Keith Sellars, one of the 12 Alamance County, NC residents prosecuted for voting in 2016, organizes with Down Home North Carolina, a multiracial coalition for economic and racial justice.

More articles by:

bernie-the-sandernistas-cover-344x550

Weekend Edition
May 17, 2019
Friday - Sunday
Melvin Goodman
Trump and the Middle East: a Long Record of Personal Failure
Joan Roelofs
“Get Your Endangered Species Off My Bombing Range!”
Jeffrey St. Clair
Roaming Charges: Slouching Towards Tehran
Paul Street
It’s Even More Terrible Than You Thought
Rob Urie
Grabby Joe and the Problem of Environmental Decline
Ajamu Baraka
2020 Elections: It’s Militarism and the Military Budget Stupid!
Andrew Levine
Springtime for Biden and Democrats
Richard Moser
The Interlocking Crises: War and Climate Chaos
Ron Jacobs
Uncle Sam Needs Our Help Again?
Eric Draitser
Elizabeth Warren Was Smart to Tell FOX to Go to Hell
Peter Bolton
The Washington Post’s “Cartel of the Suns” Theory is the Latest Desperate Excuse for Why the Coup Attempt in Venezuela has Failed
Doug Johnson Hatlem
Analysis of Undecideds Suggests Biden’s Support May be Exaggerated
Peter Lackowski
Eyewitness in Venezuela: a 14-year Perspective
Karl Grossman
Can Jerry Nadler Take Down Trump?
Howie Hawkins
Does the Climate Movement Really Mean What It Says?
Gary Leupp
Bolton and the Road to the War He Wants
Jill Richardson
Climate Change was No Accident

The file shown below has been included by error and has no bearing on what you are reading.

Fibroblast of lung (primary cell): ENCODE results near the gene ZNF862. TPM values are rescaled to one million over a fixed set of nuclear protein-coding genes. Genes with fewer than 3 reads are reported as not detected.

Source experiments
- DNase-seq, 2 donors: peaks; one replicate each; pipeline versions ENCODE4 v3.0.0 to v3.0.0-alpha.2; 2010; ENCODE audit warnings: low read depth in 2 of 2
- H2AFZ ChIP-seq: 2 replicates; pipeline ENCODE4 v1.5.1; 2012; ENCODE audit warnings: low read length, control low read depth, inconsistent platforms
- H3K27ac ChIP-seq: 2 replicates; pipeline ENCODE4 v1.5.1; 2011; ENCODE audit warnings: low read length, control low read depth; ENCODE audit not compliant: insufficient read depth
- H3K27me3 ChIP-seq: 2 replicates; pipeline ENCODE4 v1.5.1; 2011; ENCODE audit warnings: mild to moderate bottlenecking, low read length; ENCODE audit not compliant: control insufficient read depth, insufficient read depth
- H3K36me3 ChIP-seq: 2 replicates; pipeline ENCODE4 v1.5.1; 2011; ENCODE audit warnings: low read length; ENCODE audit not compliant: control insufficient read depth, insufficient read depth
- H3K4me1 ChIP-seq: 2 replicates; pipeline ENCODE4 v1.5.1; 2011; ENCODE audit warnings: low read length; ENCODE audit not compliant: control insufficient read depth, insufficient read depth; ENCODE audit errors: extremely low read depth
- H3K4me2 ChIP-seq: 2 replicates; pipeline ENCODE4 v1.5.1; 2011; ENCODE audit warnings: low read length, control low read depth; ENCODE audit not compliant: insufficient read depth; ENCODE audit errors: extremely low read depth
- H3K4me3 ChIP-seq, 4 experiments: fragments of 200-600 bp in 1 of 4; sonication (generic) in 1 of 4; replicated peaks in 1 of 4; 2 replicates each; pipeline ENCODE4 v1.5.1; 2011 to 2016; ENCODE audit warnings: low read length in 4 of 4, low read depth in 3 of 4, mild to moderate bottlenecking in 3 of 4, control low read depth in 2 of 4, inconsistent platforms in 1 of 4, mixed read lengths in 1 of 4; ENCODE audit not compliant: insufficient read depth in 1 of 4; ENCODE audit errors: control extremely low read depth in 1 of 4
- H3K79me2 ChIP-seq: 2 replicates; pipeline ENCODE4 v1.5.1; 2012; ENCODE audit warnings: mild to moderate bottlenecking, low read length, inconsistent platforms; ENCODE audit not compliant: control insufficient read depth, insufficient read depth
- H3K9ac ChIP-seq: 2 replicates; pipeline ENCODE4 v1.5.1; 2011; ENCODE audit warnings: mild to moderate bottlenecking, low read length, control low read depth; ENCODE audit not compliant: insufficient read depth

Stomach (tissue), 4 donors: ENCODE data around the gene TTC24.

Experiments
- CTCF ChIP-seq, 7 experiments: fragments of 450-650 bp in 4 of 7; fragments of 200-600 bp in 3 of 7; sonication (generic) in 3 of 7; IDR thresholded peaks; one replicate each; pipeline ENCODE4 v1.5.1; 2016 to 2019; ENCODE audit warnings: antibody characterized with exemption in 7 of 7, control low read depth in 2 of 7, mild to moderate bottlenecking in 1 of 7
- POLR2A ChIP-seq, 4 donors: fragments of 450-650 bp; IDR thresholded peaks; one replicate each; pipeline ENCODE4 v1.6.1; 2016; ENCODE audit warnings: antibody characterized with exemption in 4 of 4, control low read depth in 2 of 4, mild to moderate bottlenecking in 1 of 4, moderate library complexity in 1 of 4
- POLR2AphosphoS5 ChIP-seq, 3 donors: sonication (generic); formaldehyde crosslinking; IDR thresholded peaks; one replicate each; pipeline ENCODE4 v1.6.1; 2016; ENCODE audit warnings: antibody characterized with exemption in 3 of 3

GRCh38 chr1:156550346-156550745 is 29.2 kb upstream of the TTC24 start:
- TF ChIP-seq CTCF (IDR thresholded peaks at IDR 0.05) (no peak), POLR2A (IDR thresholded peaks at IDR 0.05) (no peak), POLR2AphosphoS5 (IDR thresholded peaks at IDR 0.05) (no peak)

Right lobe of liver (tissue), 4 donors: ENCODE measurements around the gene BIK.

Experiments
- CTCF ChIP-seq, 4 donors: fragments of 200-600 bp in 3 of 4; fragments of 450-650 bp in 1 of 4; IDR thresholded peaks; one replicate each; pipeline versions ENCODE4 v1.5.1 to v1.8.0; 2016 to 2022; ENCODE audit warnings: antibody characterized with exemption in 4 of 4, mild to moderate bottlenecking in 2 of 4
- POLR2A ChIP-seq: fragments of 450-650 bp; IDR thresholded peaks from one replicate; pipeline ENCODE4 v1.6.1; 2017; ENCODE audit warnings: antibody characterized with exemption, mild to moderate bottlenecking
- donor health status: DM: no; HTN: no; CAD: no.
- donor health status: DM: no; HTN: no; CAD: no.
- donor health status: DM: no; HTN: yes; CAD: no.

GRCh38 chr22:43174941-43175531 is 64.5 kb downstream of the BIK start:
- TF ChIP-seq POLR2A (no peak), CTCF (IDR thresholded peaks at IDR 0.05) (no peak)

Josh Hoxie
Debunking Myths About Wealth and Race
David Barsamian
Iran Notes
David Mattson
Social Carrying Capacity Politspeak Bamboozle
Christopher Brauchli
The Pompeo Smirk
Louis Proyect
Trotsky, Bukharin and the Eco-Modernists
Martha Burk
Will Burning at the Stake Come Next?
John W. Whitehead
The Deadly Perils of Traffic Stops in America
Binoy Kampmark
The Christchurch Pledge and a Regulated Internet
David Rosen
Florida’s Sex Wars: the Battle to Decriminalize Sex Work
Ralph Nader
Trump: Importing Dangerous Medicines and Food and Keeping Consumers in the Dark
Brett Haverstick
America’s Roadless Rules are Not Protecting Public Wildlands From Development
Alan Macleod
Purity Tests Can be a Good Thing
Binoy Kampmark
Modern Merchants of Death: the NSO Group, Spyware and Human Rights
Kim C. Domenico
Anarchism & Reconciliation, Part II
Peter LaVenia
Game of Thrones and the Truth About Class (Spoiler Warning)
Manuel E. Yepe
The Options Trump Puts on the Table
Renee Parsons
The Pompeo/Bolton Tag Team
David Swanson
Where Lyme Disease Came From and Why It Eludes Treatment
Cesar Chelala
Lowering Your Risk of Alzheimer’s Disease
Kollibri terre Sonnenblume
Our Problems are Deeper than “Capitalism” (and “Socialism” Alone Can’t Solve Them)
Chris Zinda
Delegislating Wilderness
Robert Koehler
War’s Unanswered Questions
Robert P. Alvarez
Let Prison Inmates Vote
Barbara Nimri Aziz
A Novel We Can All Relate To
David Yearsley
Carmen’s Mother’s Day Lessons
Charles R. Larson
Review: Ziya Tong’s “The Reality Bubble”
Elliot Sperber
Pharaoh’s Dream
Elizabeth Keyes
Somewhere Beyond Corporate Media Yemenis Die
FacebookTwitterRedditEmail